Eagleherbs.com sells Chinese Medicinal Herbs. However, the “spirit” of our business is Kampō medicine (漢方医学 Kanpō igaku). This is what the Japanese call their version of Chinese herbal medicine (usually shortened to Kampo).
Japanese and Chinese physicians (like all good doctors) will pay attention to the chief complaints, the spirit of the patient and other signs and symptoms. For all Asian medicines, the tongue and pulses are usually examined. With these and other diagnostic tools, we determine the disease.
In Kampo, the disease and the signs and symptoms determine which formula to use. After the disease is determined we can look at the symptoms and see if they are hot or cold, interior or exterior. These are the basis of yin or yang. That’s why we have the hot or not page.
In the modern Chinese method great importance is given to the Zhengduan (診斷 zhěnduàn- pronounced more or less like jun dwan) or a diagnostic pattern. This is unique to Chinese Medicine and must be determined by a highly trained clinical doctor. The organ diagnosis diagnosis in particular arguably has gained more importance in modern times while older texts generally did not have this as a primary diagnosis. Because this organ diagnosis is so particular it would make little sense for us to sell herbs directly to consumers solely based on “Spleen Qi deficiency” or “Liver overacting on Spleen” (to name a few common patterns).
For that reason, we have devised an on-line model that seems to work well for many people who have ordered from us. This model is much like Kampo.
The Japanese first incorporated Chinese Medicine way way back when.
From Wiki: Kampō medicine (漢方医学 Kanpō igaku?), alternatively shortened as just Kanpō (漢方?), is the study and further development of Chinese Herbal Medicine in Japan. The fundamental principles of Traditional Chinese medicine (TCM) came to Japan between the 7th and 9th centuries. Since then, the Japanese have created their own unique system of diagnosis and therapy. Japanese traditional medicine uses most of the Chinese therapies including acupuncture and moxibustion, but Kampō in its present-day sense is primarily concerned with the study of herbs.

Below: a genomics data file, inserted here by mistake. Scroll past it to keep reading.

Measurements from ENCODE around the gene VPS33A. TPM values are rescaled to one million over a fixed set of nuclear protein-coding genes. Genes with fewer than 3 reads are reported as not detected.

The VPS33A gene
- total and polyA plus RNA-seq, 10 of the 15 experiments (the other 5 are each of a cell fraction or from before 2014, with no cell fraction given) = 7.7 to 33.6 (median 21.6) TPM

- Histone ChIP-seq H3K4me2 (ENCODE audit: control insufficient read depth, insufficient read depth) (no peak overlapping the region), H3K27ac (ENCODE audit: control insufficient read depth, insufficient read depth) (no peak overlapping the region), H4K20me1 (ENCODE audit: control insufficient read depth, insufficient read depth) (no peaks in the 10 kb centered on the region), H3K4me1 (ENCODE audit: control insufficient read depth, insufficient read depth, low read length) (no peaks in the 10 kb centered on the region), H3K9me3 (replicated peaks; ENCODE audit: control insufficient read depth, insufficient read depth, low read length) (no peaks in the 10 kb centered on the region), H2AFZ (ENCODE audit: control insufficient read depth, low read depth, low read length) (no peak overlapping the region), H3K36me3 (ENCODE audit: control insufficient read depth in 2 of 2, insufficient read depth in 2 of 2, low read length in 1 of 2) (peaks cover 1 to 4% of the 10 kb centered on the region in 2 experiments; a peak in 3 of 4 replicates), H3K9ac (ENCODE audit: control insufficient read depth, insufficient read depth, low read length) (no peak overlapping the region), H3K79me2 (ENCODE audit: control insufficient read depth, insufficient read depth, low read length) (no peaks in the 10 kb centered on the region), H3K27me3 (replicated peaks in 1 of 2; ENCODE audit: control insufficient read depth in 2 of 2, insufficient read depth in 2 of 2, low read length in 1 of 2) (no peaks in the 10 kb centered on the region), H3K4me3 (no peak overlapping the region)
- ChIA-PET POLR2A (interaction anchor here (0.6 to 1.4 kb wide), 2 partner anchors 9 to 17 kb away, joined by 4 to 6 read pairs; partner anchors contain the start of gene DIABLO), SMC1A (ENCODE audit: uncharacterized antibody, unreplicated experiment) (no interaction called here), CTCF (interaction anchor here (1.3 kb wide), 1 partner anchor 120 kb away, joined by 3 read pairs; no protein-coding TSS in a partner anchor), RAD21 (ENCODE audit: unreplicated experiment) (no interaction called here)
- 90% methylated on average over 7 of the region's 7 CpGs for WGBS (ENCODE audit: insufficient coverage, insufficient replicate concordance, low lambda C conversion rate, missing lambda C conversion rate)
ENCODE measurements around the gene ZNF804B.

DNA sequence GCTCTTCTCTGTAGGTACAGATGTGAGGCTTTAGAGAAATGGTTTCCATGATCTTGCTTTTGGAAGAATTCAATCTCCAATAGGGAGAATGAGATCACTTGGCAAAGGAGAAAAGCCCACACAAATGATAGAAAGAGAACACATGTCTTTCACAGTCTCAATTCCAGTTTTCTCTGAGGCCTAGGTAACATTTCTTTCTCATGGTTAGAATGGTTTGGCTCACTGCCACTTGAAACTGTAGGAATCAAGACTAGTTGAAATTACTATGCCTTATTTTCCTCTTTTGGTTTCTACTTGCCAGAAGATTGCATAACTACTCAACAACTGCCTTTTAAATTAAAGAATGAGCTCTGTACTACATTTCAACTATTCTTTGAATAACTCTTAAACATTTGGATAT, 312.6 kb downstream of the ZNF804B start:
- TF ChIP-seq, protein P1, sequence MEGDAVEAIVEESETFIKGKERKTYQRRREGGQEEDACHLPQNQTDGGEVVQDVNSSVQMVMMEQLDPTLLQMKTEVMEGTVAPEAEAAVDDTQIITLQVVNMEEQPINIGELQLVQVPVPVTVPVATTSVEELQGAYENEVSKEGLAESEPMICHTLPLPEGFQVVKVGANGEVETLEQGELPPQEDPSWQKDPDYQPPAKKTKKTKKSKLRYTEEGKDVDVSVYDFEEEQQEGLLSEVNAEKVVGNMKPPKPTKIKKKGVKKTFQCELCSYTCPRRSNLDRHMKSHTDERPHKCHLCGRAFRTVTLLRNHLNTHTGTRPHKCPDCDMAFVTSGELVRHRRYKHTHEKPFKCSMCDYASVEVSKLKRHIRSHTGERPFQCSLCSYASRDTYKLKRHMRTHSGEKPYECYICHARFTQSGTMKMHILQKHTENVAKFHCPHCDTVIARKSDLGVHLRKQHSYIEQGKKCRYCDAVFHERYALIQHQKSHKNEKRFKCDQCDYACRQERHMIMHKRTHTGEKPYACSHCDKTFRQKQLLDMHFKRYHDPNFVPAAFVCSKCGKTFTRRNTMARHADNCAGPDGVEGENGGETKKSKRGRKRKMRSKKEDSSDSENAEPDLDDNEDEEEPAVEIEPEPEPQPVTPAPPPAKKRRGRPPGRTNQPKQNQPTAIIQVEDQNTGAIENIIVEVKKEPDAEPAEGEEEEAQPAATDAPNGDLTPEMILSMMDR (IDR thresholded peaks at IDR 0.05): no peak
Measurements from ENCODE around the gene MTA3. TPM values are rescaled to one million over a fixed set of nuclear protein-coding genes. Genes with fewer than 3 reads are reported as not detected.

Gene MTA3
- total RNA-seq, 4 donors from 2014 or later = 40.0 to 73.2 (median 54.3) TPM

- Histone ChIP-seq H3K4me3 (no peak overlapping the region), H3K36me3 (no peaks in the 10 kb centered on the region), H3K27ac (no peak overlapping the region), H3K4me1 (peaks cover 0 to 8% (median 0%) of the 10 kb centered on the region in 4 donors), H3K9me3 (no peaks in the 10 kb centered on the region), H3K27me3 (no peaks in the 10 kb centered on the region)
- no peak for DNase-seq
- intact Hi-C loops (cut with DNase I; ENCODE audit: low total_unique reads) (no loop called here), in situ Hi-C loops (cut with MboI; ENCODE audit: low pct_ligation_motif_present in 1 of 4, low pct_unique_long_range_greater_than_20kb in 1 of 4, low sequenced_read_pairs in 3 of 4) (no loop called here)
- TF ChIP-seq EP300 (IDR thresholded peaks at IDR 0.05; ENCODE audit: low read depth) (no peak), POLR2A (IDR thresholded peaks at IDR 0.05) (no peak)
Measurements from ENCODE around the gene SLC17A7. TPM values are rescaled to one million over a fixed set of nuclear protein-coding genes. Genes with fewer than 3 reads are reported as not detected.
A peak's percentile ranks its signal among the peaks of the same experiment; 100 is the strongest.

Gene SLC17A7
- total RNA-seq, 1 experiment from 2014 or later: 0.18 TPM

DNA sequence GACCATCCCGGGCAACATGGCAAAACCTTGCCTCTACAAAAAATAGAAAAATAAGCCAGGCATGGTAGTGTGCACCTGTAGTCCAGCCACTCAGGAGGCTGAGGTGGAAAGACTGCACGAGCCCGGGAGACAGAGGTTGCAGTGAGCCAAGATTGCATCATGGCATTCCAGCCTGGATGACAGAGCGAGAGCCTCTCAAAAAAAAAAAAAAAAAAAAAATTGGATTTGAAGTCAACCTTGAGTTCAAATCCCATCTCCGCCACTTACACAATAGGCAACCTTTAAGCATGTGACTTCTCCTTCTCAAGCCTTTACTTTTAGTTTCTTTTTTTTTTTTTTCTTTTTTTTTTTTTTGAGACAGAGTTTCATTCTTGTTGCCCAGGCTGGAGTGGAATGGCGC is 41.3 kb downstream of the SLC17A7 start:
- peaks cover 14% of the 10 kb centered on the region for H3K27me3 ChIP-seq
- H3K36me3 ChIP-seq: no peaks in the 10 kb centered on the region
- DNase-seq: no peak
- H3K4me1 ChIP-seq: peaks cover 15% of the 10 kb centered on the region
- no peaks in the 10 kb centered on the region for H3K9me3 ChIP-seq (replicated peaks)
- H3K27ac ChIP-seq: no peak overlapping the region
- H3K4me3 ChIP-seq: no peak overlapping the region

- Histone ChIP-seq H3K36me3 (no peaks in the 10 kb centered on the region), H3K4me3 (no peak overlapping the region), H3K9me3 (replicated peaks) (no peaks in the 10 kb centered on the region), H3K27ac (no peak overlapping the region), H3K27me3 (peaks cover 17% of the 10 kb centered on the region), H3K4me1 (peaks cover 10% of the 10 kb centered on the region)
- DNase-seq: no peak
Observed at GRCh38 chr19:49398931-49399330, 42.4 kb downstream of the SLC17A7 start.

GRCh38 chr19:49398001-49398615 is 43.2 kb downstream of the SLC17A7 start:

Recently, the Japanese realized that they could integrate Kampo medicine into their health system and they did. However, only MD’s can now prescribe herbs and traditional herbalists have been left out. A shame, I believe.
This is from the Journal of International Medical Research written by F Yu, T Takahashi, J Moriya, K Kawaura, J Yamakawa, K Kusaka, et al
After World War II Kampo medicine, ushered in a new age in Japan. In 1967, the health insurance authorities began reimbursement for four Kampo drug formulae prescribed by doctors. Reimbursement was available for 147 formulae in 1987 and about 400 formulae in 2000. Thereafter, Kampo spread steadily and rapidly.
Below is a link to a rather long article concerning the complexities of evaluating Kampo.Evidence-based Reconstruction of Kampo Medicine: Part-III—How Should Kampo be Evaluated?
Katsutoshi Terasawa: Kampo agents, being herbal preparations, cannot only be regarded as ‘drugs’, but can also be seen as special ‘foods’, as exemplified by the famous Kampo slogan, ‘Foods and drugs, from the same origin’.